And you know what? He’d be right that the studios are too dismissive of anything done for art’s sake. He’d be right that many a Western is weighed down with hoary tropes and is more of a thrill ride that a film that engages you on all levels, but he would not be right that westerns are second-class films as a genre or type by virtue of being Westerns. Amid the slickly produced, forgettable ones, there’s early classics like “Stagecoach” and more meditative affairs like “High Noon,” character-driven action like “Winchester ’73,” and operatic takes like “Once Upon a Time in the West.”

Likewise, he’s missing all the character and nuance that you find in films like “Captain America: Winter Soldier” and “Black Panther.” Action sequences don’t take away from the tale of a man who dedicated his life to serve finding the institution he served has been betrayed from within. CGI armored rhinos don’t negate the nuance of a son coming to terms with things his father never told him as he tries to find a way to lead his people. I get that superhero films are thrill rides –the comics they’re based on have fight scenes and action sequences more often than not– but just like the Hitchcock films and Westerns of old, they’re not uniformly disposable trifles.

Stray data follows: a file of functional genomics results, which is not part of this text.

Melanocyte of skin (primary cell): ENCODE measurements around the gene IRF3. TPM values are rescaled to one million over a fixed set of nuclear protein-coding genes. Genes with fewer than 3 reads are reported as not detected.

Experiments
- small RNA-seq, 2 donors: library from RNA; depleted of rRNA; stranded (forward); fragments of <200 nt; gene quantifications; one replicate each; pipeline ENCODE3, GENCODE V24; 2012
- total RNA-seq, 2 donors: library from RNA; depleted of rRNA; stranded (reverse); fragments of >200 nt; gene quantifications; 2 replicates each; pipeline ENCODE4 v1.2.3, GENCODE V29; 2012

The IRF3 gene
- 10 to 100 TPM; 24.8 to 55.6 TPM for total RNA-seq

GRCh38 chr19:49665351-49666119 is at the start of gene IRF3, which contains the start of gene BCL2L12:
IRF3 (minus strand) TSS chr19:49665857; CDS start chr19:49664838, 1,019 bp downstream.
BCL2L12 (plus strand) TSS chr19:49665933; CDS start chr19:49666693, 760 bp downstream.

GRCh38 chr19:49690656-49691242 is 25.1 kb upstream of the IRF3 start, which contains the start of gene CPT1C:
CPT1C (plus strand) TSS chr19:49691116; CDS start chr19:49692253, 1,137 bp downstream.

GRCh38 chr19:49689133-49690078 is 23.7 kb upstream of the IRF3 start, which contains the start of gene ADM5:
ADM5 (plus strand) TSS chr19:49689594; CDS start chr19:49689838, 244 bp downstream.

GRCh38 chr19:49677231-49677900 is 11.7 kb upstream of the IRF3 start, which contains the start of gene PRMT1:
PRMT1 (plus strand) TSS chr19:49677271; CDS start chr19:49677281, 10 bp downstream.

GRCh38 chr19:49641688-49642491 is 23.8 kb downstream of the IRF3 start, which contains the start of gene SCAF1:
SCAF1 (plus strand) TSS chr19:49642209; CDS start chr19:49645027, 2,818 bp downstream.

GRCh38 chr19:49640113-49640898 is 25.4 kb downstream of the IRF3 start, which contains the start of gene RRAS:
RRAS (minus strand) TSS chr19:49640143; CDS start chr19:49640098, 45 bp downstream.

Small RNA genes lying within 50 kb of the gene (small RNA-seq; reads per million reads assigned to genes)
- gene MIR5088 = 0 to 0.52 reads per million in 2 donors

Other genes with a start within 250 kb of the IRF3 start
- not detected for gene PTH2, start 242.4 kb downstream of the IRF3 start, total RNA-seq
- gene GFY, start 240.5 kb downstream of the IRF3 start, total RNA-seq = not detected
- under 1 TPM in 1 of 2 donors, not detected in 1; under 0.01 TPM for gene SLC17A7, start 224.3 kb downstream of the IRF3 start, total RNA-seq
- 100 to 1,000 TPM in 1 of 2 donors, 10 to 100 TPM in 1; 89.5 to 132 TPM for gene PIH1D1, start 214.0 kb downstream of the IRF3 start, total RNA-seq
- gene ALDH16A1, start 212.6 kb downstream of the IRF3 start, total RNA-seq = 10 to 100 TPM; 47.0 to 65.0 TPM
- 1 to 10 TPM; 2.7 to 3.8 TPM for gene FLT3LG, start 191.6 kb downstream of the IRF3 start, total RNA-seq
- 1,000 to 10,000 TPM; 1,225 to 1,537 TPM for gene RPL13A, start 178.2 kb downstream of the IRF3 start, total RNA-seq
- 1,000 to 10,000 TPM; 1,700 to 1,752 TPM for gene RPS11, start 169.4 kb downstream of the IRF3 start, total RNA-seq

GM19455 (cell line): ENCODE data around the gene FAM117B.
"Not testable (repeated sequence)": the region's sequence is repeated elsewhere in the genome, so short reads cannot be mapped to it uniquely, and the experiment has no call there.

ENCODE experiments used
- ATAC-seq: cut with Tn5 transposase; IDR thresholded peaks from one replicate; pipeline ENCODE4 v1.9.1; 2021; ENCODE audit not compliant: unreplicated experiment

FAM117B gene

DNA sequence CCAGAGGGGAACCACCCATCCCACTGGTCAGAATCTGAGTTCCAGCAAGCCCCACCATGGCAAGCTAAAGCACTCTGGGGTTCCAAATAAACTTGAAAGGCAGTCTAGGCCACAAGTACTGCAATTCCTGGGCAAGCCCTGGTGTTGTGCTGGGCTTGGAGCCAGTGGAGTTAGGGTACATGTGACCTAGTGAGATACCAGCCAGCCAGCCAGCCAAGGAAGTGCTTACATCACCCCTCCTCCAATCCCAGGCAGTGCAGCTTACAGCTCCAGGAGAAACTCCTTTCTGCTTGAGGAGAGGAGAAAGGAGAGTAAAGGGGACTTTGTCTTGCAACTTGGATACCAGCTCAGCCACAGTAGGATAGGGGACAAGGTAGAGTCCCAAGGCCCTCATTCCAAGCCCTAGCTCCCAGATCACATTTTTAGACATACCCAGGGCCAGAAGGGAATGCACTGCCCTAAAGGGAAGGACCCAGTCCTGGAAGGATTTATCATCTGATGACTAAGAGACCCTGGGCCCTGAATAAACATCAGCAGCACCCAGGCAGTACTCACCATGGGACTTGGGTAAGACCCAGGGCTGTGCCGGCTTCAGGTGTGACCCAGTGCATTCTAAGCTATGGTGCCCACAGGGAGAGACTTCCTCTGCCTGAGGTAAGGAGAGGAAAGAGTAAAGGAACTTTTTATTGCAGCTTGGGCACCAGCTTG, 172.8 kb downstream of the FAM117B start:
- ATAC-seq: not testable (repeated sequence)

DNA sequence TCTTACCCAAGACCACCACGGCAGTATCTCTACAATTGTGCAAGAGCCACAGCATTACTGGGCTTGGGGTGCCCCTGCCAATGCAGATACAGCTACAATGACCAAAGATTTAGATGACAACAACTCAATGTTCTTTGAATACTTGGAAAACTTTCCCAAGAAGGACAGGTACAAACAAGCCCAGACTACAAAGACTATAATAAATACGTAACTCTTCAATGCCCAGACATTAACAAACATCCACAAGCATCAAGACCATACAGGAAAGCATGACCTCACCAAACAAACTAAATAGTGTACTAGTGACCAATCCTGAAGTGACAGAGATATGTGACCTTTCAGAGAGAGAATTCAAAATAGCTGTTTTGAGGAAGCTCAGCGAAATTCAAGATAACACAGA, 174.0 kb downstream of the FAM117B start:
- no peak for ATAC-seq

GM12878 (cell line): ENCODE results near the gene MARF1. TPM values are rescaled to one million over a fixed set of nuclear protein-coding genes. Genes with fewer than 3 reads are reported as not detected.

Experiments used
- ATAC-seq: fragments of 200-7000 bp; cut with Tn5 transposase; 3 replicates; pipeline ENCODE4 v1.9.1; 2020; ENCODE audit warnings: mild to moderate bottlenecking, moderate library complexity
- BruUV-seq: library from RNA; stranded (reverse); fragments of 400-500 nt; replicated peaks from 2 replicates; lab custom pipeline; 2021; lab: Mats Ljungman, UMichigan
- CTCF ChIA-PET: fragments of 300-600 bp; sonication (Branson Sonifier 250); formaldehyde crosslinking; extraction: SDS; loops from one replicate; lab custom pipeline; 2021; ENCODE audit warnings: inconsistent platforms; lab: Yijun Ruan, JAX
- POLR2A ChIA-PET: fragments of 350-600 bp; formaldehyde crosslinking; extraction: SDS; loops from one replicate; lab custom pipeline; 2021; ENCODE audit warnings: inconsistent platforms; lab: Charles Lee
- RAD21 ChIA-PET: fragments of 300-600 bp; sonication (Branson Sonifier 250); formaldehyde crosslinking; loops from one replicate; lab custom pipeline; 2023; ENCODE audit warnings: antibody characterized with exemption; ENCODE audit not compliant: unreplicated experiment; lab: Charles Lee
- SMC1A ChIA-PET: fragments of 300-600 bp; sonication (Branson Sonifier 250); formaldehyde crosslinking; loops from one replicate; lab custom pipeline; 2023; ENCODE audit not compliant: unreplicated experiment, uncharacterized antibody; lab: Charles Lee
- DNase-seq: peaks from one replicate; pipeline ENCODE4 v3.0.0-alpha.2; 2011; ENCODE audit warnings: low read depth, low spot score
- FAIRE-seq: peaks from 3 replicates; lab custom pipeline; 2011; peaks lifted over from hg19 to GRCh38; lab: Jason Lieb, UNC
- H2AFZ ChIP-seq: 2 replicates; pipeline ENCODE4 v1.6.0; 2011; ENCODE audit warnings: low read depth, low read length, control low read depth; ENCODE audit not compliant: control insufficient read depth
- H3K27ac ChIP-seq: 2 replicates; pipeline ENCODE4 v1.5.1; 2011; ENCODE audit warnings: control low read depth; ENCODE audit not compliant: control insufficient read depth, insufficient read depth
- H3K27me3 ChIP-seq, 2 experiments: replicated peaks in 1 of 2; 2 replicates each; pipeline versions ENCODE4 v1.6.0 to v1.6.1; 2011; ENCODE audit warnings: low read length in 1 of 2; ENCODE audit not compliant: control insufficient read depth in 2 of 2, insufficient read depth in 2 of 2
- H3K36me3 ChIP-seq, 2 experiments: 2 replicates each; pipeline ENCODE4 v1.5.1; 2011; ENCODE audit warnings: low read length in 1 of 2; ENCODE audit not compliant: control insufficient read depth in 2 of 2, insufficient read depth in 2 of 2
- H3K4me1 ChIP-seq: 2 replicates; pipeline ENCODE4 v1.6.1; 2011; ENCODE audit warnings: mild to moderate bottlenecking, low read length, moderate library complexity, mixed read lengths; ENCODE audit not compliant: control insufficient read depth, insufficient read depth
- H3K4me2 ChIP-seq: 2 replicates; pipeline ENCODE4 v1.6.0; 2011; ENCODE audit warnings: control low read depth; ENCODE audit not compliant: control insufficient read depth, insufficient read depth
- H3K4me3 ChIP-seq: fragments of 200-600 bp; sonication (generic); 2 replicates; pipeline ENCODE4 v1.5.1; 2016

I suspect it’s hard not to conflate studio attitudes with superhero films because Scorsese is such a phenomenal, singular filmmaker. The studios are playing their superhero-franchise-over-everything-else card and that’s an impediment to precisely what Scorsese longs to do, (and what he’s done very well doing). He wants to make art. He understands that it’s show business, but he’s knows there’s art in the show and he’s presented with a bunch of drudges who feel showing art is bad.

And I bet if he was able to make all the films he pleased, he’d still be sad on behalf of the next generation of filmmakers.

For anyone who dreams of making movies or who is just starting out, the situation at this moment is brutal and inhospitable to art. And the act of simply writing those words fills me with terrible sadness.

~Martin Scorsese

Like I said above, this guy loves art. Think of his appearance as Van Gogh in Dreams: he’s a painter who wants you to paint. He implores you to paint for the sheer joy of painting. I think he’s just forgetting there’s other paintings that are artful, even when they’re paintings the studios are trying to mass produce.